“The germinal centre response is a highly collaborative process that requires multiple cell types to interact at the right place and the right time. Therefore, it made sense to us that defects in one or more of these cell types could explain the poor germinal centre response observed in older individuals after vaccination,” explains Dr Linterman.
The researchers found that older mice and humans form fewer T follicular helper cells after vaccination, which is linked with a poor germinal centre response and antibody response. By developing our understanding of the cellular and molecular events occurring in the germinal centre after vaccination, the researchers identified that T follicular helper cells in older mice and people received less stimulatory interactions from their immune system co-workers. By using a cream (imiquimod, currently used to treat genital warts in humans) on the site of immunisation to boost the number of stimulatory cells, they were able to restore the formation of T follicular helper cells in older mice and also rescue the age-dependent defects in another immune cell type (dendritic cells). Encouragingly, this demonstrates that the age-related defects in T follicular helper cell formation in ageing are not irreversible, and can be overcome therapeutically.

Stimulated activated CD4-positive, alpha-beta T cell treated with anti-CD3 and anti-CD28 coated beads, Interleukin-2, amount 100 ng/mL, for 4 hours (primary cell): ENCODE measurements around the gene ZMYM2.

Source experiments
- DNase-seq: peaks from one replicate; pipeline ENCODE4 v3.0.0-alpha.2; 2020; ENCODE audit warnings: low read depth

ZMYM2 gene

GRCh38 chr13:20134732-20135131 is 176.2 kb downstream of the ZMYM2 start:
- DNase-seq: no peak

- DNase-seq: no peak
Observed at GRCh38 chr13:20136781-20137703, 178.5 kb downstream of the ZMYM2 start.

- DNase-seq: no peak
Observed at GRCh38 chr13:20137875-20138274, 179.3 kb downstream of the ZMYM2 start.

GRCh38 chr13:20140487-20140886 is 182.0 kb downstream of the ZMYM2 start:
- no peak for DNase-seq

The full picture and evaluation of whether this approach will work as an intervention in humans requires more research into why the germinal centre response changes with age, and what can be done to overcome this. Once achieved, it could be that clinical trials are established to incorporate this knowledge into new vaccine formulations for older people.
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Resources:

How Your Immune System Works – HowStuffWorks https://health.howstuffworks.com/human-body/systems/immune/immune-system3.htm

Difference Between Immune Response to Bacteria and Virus … https://pediaa.com/difference-between-immune-response-to-bacteria-and-virus

Bats’ immune system may be why their viruses can be deadly … https://www.sciencenews.org/article/bats-immune-system-viruses-ebola-marburg-people